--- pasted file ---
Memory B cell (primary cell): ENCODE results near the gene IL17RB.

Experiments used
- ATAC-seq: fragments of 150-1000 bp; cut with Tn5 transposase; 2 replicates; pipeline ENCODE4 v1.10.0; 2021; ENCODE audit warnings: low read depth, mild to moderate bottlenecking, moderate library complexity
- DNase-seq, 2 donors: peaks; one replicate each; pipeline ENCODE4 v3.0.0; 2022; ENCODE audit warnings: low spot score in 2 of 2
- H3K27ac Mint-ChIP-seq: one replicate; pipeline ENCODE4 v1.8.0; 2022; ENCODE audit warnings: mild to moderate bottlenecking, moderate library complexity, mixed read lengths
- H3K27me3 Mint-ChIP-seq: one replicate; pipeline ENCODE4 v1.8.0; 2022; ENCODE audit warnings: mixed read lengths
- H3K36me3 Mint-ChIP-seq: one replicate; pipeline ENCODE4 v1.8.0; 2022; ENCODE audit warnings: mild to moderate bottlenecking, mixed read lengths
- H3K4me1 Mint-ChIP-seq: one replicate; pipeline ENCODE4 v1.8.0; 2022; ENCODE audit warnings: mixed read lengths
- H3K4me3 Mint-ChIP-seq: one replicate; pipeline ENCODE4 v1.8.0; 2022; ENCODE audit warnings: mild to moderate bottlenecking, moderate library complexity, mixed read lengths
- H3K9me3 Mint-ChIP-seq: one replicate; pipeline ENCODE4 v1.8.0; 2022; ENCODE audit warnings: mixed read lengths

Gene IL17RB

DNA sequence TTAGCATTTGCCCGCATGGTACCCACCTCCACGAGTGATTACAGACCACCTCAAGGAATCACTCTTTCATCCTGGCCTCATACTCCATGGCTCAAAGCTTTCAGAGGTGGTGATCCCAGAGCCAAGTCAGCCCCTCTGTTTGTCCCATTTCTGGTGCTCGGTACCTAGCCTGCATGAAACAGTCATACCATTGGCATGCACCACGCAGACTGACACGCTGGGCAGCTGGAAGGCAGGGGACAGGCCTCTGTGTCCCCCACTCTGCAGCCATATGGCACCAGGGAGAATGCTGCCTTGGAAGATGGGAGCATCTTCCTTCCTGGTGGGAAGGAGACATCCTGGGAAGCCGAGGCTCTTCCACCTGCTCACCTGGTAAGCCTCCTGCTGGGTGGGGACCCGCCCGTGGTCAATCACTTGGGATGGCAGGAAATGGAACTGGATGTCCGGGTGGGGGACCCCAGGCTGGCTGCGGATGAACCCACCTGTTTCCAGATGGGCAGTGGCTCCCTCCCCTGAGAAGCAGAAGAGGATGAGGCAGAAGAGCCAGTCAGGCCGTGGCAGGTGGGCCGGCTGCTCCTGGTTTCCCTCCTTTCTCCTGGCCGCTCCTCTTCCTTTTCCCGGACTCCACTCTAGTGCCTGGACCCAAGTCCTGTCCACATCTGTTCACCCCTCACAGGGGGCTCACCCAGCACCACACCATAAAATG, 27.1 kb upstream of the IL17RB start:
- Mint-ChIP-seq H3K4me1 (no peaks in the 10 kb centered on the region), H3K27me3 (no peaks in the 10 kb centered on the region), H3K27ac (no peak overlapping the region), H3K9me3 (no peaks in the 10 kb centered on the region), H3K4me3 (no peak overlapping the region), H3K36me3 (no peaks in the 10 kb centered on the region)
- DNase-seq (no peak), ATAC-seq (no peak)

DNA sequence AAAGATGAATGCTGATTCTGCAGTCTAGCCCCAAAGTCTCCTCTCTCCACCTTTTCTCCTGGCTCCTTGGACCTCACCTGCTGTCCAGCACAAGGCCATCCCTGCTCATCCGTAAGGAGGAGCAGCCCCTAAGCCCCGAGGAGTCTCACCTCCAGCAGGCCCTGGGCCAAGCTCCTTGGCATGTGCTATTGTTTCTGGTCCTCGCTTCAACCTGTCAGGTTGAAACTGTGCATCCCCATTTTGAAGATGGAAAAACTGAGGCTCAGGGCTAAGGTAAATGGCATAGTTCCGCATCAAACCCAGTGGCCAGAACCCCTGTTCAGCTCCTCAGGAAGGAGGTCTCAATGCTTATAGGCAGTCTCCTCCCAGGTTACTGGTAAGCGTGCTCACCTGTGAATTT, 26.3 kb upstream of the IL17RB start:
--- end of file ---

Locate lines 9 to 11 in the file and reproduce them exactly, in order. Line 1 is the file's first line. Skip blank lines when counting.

- H3K4me3 Mint-ChIP-seq: one replicate; pipeline ENCODE4 v1.8.0; 2022; ENCODE audit warnings: mild to moderate bottlenecking, moderate library complexity, mixed read lengths
- H3K9me3 Mint-ChIP-seq: one replicate; pipeline ENCODE4 v1.8.0; 2022; ENCODE audit warnings: mixed read lengths

Gene IL17RB